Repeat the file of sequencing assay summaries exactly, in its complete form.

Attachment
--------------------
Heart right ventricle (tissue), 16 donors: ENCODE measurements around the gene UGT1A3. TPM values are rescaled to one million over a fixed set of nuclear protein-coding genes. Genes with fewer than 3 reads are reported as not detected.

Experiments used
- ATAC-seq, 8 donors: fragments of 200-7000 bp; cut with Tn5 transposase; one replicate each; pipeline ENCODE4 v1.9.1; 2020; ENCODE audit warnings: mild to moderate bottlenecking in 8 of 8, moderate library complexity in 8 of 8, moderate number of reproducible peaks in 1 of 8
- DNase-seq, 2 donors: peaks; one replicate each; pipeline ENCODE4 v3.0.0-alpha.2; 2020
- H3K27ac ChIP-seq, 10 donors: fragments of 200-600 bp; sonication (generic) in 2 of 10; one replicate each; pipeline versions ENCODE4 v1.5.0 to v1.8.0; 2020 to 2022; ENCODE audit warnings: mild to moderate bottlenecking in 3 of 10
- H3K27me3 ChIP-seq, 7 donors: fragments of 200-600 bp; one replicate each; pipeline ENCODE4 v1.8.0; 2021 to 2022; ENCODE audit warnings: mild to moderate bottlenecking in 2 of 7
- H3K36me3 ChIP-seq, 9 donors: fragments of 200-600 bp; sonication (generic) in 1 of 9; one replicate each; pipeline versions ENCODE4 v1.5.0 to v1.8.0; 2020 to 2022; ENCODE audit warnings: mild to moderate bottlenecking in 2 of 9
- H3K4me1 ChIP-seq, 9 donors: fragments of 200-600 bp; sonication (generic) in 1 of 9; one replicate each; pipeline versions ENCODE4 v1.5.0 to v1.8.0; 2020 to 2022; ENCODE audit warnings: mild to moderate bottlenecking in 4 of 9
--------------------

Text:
Heart right ventricle (tissue), 16 donors: ENCODE measurements around the gene UGT1A3. TPM values are rescaled to one million over a fixed set of nuclear protein-coding genes. Genes with fewer than 3 reads are reported as not detected.

Experiments used
- ATAC-seq, 8 donors: fragments of 200-7000 bp; cut with Tn5 transposase; one replicate each; pipeline ENCODE4 v1.9.1; 2020; ENCODE audit warnings: mild to moderate bottlenecking in 8 of 8, moderate library complexity in 8 of 8, moderate number of reproducible peaks in 1 of 8
- DNase-seq, 2 donors: peaks; one replicate each; pipeline ENCODE4 v3.0.0-alpha.2; 2020
- H3K27ac ChIP-seq, 10 donors: fragments of 200-600 bp; sonication (generic) in 2 of 10; one replicate each; pipeline versions ENCODE4 v1.5.0 to v1.8.0; 2020 to 2022; ENCODE audit warnings: mild to moderate bottlenecking in 3 of 10
- H3K27me3 ChIP-seq, 7 donors: fragments of 200-600 bp; one replicate each; pipeline ENCODE4 v1.8.0; 2021 to 2022; ENCODE audit warnings: mild to moderate bottlenecking in 2 of 7
- H3K36me3 ChIP-seq, 9 donors: fragments of 200-600 bp; sonication (generic) in 1 of 9; one replicate each; pipeline versions ENCODE4 v1.5.0 to v1.8.0; 2020 to 2022; ENCODE audit warnings: mild to moderate bottlenecking in 2 of 9
- H3K4me1 ChIP-seq, 9 donors: fragments of 200-600 bp; sonication (generic) in 1 of 9; one replicate each; pipeline versions ENCODE4 v1.5.0 to v1.8.0; 2020 to 2022; ENCODE audit warnings: mild to moderate bottlenecking in 4 of 9